Thursday, July 06, 2006

Personal Reflections on Module 6

Ok, so it took a few minutes to find the last chapter which was actually from Peter Block's "Flawless Consulting" book. The article, nevertheless, give one some final thoughts about consulting and especially about ethics. Block starts off talking about how unsettling the subject of ethics may be to some. But in today's world, ethics seem to be on the forefront of lots of peoples minds. I worked with a couple of folks not too long ago to set up an organization to promote business ethics. Though it is a subject of frequent discussion, when we started asking about the need for ethics training for business folks, we got a bit of a cold shoulder. I like to think it was because most firms already feel that their employees are ethical. But on the other hand, I got the distinct impression, that many just did not see a need to pay good money to teach their staff how to play nice in this market economy. Either way, we did not get enough business to sustain our efforts. And in fact, it has caused me to notice how many professions now are required by law to provide a set number of ethics hours per year in training. What happened to the "Golden Rule"? Why do we have to legislate people to be ethical?Block's approach is to put it on the back of the consultant. You have to continously be asking yourself, if you are actually delivering the product you promised. There is that realization that the consultants work is tied directly to the clients output, and that the consultant has little control over that output, but I think the best route to go to be an ethical consultant is still to be honest to oneself, and to deliver what you said you would deliver. We always have the option to give the money back and say that we can't do something....don't we?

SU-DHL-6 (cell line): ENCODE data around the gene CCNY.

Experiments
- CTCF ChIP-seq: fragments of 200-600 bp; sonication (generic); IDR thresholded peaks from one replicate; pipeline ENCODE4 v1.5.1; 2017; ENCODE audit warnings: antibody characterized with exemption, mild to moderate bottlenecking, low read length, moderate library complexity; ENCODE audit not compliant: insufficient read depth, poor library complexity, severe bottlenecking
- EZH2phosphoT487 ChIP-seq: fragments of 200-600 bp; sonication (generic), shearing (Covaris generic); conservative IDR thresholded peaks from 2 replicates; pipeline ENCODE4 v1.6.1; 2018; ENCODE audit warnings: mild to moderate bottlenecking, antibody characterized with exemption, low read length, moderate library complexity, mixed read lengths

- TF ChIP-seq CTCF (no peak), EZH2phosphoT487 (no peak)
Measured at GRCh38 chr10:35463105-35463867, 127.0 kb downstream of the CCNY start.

The other article "Marketing and Representing Your Small Business" offers a handful of tips on ways to improve your visibility and reputation through simple marketing. It's a nice article and I find that I am already doing many of the suggestions that the article suggests. These are low budget suggestions and really ought to be standard fare for anyone in business for themselves.

And lastly, the final project. I think that for me, the jury is still out on what I learned from this exercise. To some extent, I feel that it was a very strained effort. I know that I did not feel that I had sufficient information to make a proposal, and perhaps there are real situations where it is just like that. But I would have loved to have more time and more access to the views of others regarding the usability of the website before I suggested anything in print. On the other hand, maybe the project was to get me in a documentational mode. Perhaps, the writing of the project was the end goal. Either way, I felt ill at ease, in making a proposal that was somewhat out of my area of expertise and without sufficient information to dig further and learn more.

All in all, I have enjoyed the class. As always, Blackboard is a clunky, slow and inefficient content management system, and I truly wish the University would consider an enhanced format, but the materials were good, the book was quite good (well beyond my early expectaions) and the classroom interaction was terrific (in fact, it was a bit difficult to keep up with all the posts. It was over all a good effort and I would recommend it to other students.

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